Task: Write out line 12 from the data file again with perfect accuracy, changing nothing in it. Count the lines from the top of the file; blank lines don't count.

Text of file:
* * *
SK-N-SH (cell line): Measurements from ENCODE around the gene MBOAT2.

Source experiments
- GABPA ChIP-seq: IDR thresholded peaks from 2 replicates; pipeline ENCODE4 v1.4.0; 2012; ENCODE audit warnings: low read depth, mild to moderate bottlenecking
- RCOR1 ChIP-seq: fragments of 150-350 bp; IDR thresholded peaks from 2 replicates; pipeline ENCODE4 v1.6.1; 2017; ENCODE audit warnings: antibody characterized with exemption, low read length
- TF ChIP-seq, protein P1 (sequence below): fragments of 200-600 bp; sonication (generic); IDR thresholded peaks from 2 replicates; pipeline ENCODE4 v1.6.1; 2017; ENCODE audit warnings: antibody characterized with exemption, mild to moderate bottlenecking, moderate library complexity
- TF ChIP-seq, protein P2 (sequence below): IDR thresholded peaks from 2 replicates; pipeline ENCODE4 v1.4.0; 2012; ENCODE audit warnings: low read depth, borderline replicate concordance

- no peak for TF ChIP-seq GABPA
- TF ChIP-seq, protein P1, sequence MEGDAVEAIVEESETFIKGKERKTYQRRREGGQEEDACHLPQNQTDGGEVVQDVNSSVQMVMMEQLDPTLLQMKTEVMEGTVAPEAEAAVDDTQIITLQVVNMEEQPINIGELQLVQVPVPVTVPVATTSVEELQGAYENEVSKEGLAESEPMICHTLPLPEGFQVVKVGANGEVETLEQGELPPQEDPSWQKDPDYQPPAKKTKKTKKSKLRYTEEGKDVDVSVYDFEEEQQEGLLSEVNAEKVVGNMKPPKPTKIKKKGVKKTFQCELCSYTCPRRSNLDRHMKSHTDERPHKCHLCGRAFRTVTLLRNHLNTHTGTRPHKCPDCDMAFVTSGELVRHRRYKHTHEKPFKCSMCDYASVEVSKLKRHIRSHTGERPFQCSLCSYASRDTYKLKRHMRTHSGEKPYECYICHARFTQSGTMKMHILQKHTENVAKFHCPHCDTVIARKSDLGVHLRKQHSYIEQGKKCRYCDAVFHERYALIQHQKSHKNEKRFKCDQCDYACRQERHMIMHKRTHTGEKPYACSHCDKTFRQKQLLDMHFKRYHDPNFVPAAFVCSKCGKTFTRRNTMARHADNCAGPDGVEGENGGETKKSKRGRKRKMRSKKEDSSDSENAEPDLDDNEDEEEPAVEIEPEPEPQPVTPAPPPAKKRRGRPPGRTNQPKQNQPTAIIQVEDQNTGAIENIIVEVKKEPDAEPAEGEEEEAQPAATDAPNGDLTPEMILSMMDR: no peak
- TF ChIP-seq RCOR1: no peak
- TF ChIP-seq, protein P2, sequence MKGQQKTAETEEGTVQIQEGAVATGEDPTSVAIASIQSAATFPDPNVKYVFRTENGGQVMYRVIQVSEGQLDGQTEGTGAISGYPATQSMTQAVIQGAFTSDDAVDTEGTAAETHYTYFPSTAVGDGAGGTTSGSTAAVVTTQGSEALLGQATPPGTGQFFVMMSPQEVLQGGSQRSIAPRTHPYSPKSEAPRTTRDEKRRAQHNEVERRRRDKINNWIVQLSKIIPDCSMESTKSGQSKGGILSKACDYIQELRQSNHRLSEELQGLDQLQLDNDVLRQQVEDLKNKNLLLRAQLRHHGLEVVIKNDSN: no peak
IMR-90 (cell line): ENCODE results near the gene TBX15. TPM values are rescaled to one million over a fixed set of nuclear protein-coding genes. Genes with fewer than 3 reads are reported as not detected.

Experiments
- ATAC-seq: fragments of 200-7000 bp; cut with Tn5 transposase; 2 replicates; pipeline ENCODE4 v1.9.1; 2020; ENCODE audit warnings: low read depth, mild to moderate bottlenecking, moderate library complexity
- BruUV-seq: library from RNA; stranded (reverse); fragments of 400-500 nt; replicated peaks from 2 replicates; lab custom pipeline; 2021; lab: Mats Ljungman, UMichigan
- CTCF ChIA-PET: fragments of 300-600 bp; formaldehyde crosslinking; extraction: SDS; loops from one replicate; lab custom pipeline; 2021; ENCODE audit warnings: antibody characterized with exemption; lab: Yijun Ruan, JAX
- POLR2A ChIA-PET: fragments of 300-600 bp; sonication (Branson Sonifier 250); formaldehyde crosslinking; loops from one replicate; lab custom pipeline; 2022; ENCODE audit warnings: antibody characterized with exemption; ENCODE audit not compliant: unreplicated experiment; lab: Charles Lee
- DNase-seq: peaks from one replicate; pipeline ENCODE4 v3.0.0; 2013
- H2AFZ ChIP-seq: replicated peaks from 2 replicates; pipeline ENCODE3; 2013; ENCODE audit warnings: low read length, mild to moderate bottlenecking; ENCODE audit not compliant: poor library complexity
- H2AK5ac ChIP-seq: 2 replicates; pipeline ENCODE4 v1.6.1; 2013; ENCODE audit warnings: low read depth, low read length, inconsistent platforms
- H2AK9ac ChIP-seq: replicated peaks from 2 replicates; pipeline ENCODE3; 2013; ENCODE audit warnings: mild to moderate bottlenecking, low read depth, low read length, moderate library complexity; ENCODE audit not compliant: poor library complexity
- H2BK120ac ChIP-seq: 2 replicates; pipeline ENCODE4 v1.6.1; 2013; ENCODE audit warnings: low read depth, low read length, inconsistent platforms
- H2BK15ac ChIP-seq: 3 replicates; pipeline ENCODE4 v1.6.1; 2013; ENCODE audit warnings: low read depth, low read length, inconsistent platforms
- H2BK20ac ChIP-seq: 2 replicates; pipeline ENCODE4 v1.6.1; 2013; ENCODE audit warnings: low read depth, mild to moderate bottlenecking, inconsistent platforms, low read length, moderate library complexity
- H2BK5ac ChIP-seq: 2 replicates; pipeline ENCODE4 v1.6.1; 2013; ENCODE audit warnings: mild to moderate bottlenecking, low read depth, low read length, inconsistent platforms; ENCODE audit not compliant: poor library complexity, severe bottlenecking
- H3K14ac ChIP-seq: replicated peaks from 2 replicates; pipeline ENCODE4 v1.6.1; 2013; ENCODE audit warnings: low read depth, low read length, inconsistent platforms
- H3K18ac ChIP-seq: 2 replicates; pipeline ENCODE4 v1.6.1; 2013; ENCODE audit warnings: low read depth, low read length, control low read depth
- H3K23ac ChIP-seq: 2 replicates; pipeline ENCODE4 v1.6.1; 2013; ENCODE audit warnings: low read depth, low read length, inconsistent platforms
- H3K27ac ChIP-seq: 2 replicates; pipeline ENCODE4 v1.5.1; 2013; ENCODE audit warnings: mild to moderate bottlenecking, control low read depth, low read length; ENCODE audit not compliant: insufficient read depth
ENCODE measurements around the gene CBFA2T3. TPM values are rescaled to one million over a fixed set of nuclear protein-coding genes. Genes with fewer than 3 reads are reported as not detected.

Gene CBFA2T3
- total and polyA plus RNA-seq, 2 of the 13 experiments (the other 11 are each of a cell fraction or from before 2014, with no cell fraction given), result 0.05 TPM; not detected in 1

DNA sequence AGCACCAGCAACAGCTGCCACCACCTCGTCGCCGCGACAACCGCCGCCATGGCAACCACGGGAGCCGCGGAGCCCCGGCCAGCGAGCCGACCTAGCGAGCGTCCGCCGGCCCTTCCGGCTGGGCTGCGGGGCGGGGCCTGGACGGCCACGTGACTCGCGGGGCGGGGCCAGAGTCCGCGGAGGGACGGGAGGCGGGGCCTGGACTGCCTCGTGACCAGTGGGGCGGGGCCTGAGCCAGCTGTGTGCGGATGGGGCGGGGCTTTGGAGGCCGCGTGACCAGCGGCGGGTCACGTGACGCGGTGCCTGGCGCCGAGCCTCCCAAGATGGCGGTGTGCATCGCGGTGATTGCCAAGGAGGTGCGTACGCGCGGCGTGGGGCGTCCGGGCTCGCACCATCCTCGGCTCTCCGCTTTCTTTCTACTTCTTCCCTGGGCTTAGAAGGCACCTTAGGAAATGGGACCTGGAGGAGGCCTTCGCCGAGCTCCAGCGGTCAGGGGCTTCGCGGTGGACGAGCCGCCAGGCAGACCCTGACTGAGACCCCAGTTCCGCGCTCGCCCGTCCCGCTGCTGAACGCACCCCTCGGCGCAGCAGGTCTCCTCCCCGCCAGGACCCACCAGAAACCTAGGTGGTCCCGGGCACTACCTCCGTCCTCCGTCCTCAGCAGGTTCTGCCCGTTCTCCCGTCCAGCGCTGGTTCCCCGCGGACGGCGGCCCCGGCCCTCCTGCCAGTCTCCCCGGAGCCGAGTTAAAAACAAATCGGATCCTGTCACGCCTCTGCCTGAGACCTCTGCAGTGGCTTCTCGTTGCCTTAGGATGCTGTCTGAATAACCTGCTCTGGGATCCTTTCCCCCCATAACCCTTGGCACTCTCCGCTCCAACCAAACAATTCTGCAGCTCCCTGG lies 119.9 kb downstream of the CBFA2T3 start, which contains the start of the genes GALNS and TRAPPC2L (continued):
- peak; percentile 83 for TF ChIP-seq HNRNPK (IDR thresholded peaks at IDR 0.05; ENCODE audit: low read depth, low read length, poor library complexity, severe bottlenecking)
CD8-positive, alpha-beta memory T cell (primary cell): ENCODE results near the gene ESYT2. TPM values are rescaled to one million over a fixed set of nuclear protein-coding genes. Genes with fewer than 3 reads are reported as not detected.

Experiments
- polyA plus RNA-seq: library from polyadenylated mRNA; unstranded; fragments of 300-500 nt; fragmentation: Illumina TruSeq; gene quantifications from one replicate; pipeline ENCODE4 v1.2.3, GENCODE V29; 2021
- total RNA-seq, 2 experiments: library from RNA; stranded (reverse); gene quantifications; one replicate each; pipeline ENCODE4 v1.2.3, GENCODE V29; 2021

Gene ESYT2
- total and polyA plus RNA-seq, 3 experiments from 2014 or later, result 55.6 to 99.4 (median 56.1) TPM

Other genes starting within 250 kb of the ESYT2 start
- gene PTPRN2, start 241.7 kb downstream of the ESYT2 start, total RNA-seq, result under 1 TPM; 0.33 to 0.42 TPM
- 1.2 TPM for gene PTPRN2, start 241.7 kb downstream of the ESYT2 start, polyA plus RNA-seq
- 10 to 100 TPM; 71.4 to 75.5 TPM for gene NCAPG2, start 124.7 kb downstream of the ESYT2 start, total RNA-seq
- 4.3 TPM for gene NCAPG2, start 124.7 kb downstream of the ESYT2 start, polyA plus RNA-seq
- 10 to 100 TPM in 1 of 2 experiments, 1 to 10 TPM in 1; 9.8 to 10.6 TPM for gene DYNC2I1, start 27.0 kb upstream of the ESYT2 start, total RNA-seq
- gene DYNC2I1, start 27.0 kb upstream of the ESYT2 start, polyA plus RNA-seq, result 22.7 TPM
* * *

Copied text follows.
Experiments